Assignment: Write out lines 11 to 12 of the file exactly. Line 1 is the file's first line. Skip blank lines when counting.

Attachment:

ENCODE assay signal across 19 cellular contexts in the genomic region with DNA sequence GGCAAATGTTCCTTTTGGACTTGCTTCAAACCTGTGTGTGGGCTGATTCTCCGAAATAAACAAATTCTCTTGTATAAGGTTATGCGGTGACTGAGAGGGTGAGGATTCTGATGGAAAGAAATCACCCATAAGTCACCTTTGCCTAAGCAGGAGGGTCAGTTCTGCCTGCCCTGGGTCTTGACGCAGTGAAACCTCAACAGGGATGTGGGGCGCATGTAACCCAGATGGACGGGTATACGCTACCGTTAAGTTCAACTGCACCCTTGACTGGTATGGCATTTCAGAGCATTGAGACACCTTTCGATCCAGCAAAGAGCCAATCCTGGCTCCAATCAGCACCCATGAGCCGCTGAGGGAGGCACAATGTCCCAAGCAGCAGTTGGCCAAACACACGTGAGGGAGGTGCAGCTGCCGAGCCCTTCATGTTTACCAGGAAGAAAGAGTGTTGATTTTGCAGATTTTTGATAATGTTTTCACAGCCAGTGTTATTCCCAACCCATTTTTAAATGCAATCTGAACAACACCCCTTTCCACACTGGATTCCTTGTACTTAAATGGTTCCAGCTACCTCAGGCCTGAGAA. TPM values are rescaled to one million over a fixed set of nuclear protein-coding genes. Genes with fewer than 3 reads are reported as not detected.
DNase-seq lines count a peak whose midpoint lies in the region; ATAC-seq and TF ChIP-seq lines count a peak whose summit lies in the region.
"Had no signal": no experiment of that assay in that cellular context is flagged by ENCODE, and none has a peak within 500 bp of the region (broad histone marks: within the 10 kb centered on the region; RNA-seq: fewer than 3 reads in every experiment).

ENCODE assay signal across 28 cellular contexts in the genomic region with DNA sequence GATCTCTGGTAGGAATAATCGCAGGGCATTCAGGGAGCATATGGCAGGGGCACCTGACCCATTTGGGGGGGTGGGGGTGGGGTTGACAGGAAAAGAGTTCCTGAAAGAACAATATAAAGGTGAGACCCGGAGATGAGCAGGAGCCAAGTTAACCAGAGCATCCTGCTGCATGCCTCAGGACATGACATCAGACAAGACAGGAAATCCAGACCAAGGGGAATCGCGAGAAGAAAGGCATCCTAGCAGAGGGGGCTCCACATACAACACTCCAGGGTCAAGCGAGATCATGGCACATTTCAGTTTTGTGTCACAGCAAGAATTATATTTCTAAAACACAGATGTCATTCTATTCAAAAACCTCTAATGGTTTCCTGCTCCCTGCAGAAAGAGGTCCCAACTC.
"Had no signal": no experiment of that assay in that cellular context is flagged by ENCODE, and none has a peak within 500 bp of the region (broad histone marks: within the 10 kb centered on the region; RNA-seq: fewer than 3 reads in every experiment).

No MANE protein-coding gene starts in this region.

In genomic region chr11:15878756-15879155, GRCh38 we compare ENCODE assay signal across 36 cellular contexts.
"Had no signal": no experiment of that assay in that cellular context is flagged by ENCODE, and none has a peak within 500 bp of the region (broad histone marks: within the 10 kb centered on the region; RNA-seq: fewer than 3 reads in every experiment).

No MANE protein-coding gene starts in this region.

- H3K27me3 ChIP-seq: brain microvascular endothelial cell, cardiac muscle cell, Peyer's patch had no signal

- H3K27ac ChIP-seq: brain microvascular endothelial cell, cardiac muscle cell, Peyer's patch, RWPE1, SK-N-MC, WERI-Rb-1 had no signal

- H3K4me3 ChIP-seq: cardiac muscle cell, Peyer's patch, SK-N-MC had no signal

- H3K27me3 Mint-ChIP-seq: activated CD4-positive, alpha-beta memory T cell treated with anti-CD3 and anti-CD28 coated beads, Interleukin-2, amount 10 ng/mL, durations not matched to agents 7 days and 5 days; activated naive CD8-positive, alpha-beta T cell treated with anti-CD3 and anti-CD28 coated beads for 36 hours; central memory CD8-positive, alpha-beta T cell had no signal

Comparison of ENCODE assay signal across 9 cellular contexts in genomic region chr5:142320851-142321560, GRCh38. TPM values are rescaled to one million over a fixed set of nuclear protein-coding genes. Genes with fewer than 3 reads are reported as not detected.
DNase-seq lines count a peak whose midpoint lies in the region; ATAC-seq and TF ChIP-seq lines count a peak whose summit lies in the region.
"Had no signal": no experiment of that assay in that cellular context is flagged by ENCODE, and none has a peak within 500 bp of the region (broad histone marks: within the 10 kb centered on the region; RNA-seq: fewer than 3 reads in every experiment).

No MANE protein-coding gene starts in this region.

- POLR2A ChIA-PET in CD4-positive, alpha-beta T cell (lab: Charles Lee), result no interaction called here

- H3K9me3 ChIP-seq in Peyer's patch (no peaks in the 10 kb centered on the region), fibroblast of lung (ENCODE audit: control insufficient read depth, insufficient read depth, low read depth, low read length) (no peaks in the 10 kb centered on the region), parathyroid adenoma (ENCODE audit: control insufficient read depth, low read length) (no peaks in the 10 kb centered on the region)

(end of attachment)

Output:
- H3K27ac ChIP-seq: brain microvascular endothelial cell, cardiac muscle cell, Peyer's patch, RWPE1, SK-N-MC, WERI-Rb-1 had no signal

- H3K4me3 ChIP-seq: cardiac muscle cell, Peyer's patch, SK-N-MC had no signal